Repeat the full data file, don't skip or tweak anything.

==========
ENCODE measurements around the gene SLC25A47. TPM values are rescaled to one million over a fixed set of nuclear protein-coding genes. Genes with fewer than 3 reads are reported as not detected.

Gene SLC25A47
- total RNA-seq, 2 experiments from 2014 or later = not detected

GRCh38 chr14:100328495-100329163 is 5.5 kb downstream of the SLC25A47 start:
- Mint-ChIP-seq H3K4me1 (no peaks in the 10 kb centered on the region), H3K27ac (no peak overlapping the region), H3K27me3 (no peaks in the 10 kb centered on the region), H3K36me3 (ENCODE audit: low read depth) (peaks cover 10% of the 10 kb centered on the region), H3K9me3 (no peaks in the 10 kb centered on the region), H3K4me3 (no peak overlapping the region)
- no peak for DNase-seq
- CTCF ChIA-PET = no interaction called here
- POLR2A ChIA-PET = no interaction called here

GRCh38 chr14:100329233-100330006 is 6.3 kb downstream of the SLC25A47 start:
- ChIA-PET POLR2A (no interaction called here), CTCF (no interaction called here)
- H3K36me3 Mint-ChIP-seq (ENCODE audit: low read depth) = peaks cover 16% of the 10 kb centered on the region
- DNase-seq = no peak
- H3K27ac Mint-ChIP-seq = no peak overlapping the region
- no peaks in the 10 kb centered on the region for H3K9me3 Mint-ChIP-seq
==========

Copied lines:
ENCODE measurements around the gene SLC25A47. TPM values are rescaled to one million over a fixed set of nuclear protein-coding genes. Genes with fewer than 3 reads are reported as not detected.

Gene SLC25A47
- total RNA-seq, 2 experiments from 2014 or later = not detected

GRCh38 chr14:100328495-100329163 is 5.5 kb downstream of the SLC25A47 start:
- Mint-ChIP-seq H3K4me1 (no peaks in the 10 kb centered on the region), H3K27ac (no peak overlapping the region), H3K27me3 (no peaks in the 10 kb centered on the region), H3K36me3 (ENCODE audit: low read depth) (peaks cover 10% of the 10 kb centered on the region), H3K9me3 (no peaks in the 10 kb centered on the region), H3K4me3 (no peak overlapping the region)
- no peak for DNase-seq
- CTCF ChIA-PET = no interaction called here
- POLR2A ChIA-PET = no interaction called here

GRCh38 chr14:100329233-100330006 is 6.3 kb downstream of the SLC25A47 start:
- ChIA-PET POLR2A (no interaction called here), CTCF (no interaction called here)
- H3K36me3 Mint-ChIP-seq (ENCODE audit: low read depth) = peaks cover 16% of the 10 kb centered on the region
- DNase-seq = no peak
- H3K27ac Mint-ChIP-seq = no peak overlapping the region
- no peaks in the 10 kb centered on the region for H3K9me3 Mint-ChIP-seq